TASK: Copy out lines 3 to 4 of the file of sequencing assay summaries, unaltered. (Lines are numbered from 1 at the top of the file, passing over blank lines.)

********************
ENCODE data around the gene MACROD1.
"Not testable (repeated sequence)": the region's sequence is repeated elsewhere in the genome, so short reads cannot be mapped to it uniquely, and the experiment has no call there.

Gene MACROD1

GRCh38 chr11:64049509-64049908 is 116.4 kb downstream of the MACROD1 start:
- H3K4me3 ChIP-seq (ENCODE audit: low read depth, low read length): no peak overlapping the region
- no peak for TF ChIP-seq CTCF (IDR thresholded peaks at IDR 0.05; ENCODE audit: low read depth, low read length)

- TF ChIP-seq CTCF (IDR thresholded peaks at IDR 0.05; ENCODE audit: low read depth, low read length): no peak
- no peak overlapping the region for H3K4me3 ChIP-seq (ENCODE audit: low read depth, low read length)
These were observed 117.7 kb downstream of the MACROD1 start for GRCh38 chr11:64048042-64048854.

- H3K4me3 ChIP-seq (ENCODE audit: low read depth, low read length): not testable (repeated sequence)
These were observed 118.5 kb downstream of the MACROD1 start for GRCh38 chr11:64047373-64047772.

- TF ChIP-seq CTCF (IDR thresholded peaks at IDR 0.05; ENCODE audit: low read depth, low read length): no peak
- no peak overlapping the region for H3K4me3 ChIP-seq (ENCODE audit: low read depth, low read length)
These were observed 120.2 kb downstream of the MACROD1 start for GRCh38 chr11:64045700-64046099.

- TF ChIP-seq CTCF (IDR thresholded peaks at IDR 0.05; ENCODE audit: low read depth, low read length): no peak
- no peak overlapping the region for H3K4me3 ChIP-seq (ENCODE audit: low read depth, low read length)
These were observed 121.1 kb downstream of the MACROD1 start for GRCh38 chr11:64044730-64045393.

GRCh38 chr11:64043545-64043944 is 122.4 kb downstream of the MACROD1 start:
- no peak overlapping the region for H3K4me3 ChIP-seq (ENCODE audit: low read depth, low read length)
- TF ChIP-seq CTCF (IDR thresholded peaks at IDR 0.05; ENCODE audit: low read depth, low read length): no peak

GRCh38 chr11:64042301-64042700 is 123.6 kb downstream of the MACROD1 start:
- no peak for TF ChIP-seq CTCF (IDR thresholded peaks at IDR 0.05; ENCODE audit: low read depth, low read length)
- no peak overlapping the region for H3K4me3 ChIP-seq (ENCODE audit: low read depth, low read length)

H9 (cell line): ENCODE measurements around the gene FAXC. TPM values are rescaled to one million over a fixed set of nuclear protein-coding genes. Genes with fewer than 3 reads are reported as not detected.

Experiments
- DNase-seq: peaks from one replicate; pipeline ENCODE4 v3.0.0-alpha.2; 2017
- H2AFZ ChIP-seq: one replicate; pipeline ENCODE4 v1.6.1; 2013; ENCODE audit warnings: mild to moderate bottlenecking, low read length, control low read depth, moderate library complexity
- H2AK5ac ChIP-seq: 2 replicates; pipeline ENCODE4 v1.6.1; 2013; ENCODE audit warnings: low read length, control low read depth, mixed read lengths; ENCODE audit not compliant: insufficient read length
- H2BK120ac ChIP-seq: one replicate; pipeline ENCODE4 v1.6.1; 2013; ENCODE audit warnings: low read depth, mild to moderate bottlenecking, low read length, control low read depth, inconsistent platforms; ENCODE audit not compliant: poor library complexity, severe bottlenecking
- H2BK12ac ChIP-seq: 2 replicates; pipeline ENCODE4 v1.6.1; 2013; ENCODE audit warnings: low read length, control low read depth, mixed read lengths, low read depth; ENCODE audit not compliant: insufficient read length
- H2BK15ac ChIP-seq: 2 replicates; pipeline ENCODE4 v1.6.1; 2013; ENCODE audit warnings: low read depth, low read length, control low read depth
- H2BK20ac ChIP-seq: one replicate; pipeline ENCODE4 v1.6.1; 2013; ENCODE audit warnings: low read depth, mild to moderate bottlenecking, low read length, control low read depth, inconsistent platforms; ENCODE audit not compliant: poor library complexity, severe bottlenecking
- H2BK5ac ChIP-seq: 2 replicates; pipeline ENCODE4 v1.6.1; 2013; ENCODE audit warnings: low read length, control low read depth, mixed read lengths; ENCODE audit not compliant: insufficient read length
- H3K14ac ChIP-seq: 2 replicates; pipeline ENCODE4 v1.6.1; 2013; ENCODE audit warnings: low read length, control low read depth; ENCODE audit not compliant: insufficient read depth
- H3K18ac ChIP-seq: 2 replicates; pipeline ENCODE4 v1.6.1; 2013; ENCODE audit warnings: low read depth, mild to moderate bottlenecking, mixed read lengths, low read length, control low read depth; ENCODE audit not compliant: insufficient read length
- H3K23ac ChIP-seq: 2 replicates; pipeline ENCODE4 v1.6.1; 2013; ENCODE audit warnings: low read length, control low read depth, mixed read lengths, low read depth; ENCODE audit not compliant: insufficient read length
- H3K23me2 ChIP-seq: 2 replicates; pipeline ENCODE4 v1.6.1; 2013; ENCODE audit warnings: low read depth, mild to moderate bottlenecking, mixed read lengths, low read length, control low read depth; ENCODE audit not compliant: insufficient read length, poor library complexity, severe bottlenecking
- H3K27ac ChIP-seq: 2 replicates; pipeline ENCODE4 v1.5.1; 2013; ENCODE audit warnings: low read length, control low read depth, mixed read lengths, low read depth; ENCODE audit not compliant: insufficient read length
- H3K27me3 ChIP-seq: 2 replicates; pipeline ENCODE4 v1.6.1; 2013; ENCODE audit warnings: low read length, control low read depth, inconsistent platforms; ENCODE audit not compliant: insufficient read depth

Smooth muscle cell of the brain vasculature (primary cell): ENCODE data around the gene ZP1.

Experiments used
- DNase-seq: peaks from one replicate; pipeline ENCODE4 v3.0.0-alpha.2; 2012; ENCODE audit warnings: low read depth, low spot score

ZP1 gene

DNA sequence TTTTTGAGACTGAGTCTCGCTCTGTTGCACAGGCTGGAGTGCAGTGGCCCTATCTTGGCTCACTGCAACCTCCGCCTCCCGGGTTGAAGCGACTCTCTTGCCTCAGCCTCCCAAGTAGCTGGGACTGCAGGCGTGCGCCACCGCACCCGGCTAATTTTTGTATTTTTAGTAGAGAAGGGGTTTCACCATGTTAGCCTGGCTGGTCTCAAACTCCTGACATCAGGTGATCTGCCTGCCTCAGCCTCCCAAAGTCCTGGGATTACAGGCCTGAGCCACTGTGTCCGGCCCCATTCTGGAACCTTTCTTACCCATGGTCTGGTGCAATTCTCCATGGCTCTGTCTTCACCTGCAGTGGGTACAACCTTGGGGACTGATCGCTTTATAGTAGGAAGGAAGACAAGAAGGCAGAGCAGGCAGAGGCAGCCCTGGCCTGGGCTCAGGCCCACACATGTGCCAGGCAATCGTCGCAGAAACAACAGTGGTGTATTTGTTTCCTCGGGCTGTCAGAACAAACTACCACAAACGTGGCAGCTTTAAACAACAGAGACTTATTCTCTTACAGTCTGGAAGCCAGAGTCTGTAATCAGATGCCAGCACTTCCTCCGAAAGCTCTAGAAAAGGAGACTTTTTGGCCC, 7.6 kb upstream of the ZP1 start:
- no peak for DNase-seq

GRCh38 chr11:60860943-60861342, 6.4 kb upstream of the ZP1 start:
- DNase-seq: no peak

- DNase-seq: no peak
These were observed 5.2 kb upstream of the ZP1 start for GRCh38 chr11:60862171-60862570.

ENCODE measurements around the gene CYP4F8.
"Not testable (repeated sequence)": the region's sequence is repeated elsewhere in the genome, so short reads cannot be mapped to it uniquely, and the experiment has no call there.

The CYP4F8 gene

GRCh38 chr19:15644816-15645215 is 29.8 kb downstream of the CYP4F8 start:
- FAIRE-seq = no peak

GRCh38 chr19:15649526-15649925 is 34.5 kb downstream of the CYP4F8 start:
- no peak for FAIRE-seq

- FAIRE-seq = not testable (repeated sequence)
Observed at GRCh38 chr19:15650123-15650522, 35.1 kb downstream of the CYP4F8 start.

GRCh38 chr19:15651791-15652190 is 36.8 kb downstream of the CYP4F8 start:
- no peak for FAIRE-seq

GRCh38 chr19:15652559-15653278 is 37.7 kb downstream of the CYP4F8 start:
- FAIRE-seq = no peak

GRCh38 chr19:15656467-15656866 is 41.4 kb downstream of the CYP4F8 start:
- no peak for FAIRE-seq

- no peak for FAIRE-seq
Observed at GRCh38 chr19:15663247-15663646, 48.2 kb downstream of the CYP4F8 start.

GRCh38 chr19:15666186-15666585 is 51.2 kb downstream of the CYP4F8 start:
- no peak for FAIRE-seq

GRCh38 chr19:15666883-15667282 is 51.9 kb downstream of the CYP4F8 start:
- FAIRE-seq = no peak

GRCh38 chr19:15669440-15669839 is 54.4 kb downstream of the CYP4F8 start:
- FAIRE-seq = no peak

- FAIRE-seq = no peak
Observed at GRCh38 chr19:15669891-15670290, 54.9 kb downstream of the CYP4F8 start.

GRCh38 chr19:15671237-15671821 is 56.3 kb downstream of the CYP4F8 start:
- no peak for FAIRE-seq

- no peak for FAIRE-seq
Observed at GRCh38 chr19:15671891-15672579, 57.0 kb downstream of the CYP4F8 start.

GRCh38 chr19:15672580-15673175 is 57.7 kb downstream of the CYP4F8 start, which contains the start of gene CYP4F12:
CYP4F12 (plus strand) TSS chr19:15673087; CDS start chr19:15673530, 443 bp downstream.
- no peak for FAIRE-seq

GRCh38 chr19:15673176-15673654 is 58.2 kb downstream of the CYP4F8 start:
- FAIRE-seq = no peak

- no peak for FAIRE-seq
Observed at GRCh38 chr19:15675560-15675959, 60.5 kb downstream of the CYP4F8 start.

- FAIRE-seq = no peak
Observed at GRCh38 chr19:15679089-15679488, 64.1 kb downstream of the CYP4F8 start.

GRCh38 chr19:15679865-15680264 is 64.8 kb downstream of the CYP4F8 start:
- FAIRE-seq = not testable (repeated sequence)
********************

Gene MACROD1

GRCh38 chr11:64049509-64049908 is 116.4 kb downstream of the MACROD1 start: